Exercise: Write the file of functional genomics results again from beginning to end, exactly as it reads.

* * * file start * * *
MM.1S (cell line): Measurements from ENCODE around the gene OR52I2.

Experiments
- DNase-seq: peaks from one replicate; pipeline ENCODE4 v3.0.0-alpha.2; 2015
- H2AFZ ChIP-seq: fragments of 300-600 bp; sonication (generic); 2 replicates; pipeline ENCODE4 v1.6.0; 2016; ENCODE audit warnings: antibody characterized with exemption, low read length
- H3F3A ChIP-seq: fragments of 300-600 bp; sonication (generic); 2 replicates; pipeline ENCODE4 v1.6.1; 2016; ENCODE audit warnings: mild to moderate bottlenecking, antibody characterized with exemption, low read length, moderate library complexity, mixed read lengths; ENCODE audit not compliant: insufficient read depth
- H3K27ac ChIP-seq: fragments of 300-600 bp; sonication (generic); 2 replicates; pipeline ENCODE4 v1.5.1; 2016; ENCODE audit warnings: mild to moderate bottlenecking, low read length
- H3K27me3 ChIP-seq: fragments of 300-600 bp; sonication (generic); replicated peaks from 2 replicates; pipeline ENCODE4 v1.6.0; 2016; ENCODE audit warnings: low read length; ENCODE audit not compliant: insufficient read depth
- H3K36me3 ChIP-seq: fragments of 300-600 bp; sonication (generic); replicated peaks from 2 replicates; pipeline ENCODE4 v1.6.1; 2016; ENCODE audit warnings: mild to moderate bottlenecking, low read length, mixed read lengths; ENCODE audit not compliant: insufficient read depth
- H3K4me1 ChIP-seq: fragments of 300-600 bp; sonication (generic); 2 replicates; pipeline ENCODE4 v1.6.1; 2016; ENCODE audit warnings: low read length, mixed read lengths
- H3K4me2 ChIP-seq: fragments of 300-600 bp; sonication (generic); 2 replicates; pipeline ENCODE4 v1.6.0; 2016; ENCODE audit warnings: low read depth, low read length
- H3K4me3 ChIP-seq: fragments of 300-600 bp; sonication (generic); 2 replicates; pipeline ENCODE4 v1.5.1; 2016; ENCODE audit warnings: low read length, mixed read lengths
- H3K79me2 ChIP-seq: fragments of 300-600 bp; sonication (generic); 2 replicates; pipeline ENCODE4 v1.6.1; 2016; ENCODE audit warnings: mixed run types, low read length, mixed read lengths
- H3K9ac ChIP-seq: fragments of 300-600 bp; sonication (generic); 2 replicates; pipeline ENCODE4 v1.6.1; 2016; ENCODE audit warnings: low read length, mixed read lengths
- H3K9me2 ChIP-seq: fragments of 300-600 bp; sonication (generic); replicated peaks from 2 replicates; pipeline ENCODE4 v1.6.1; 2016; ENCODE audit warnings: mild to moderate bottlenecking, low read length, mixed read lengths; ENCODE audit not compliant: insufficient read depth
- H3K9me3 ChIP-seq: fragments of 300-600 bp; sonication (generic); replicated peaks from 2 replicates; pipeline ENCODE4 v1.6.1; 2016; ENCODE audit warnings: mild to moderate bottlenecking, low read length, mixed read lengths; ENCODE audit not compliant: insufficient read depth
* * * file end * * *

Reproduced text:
MM.1S (cell line): Measurements from ENCODE around the gene OR52I2.

Experiments
- DNase-seq: peaks from one replicate; pipeline ENCODE4 v3.0.0-alpha.2; 2015
- H2AFZ ChIP-seq: fragments of 300-600 bp; sonication (generic); 2 replicates; pipeline ENCODE4 v1.6.0; 2016; ENCODE audit warnings: antibody characterized with exemption, low read length
- H3F3A ChIP-seq: fragments of 300-600 bp; sonication (generic); 2 replicates; pipeline ENCODE4 v1.6.1; 2016; ENCODE audit warnings: mild to moderate bottlenecking, antibody characterized with exemption, low read length, moderate library complexity, mixed read lengths; ENCODE audit not compliant: insufficient read depth
- H3K27ac ChIP-seq: fragments of 300-600 bp; sonication (generic); 2 replicates; pipeline ENCODE4 v1.5.1; 2016; ENCODE audit warnings: mild to moderate bottlenecking, low read length
- H3K27me3 ChIP-seq: fragments of 300-600 bp; sonication (generic); replicated peaks from 2 replicates; pipeline ENCODE4 v1.6.0; 2016; ENCODE audit warnings: low read length; ENCODE audit not compliant: insufficient read depth
- H3K36me3 ChIP-seq: fragments of 300-600 bp; sonication (generic); replicated peaks from 2 replicates; pipeline ENCODE4 v1.6.1; 2016; ENCODE audit warnings: mild to moderate bottlenecking, low read length, mixed read lengths; ENCODE audit not compliant: insufficient read depth
- H3K4me1 ChIP-seq: fragments of 300-600 bp; sonication (generic); 2 replicates; pipeline ENCODE4 v1.6.1; 2016; ENCODE audit warnings: low read length, mixed read lengths
- H3K4me2 ChIP-seq: fragments of 300-600 bp; sonication (generic); 2 replicates; pipeline ENCODE4 v1.6.0; 2016; ENCODE audit warnings: low read depth, low read length
- H3K4me3 ChIP-seq: fragments of 300-600 bp; sonication (generic); 2 replicates; pipeline ENCODE4 v1.5.1; 2016; ENCODE audit warnings: low read length, mixed read lengths
- H3K79me2 ChIP-seq: fragments of 300-600 bp; sonication (generic); 2 replicates; pipeline ENCODE4 v1.6.1; 2016; ENCODE audit warnings: mixed run types, low read length, mixed read lengths
- H3K9ac ChIP-seq: fragments of 300-600 bp; sonication (generic); 2 replicates; pipeline ENCODE4 v1.6.1; 2016; ENCODE audit warnings: low read length, mixed read lengths
- H3K9me2 ChIP-seq: fragments of 300-600 bp; sonication (generic); replicated peaks from 2 replicates; pipeline ENCODE4 v1.6.1; 2016; ENCODE audit warnings: mild to moderate bottlenecking, low read length, mixed read lengths; ENCODE audit not compliant: insufficient read depth
- H3K9me3 ChIP-seq: fragments of 300-600 bp; sonication (generic); replicated peaks from 2 replicates; pipeline ENCODE4 v1.6.1; 2016; ENCODE audit warnings: mild to moderate bottlenecking, low read length, mixed read lengths; ENCODE audit not compliant: insufficient read depth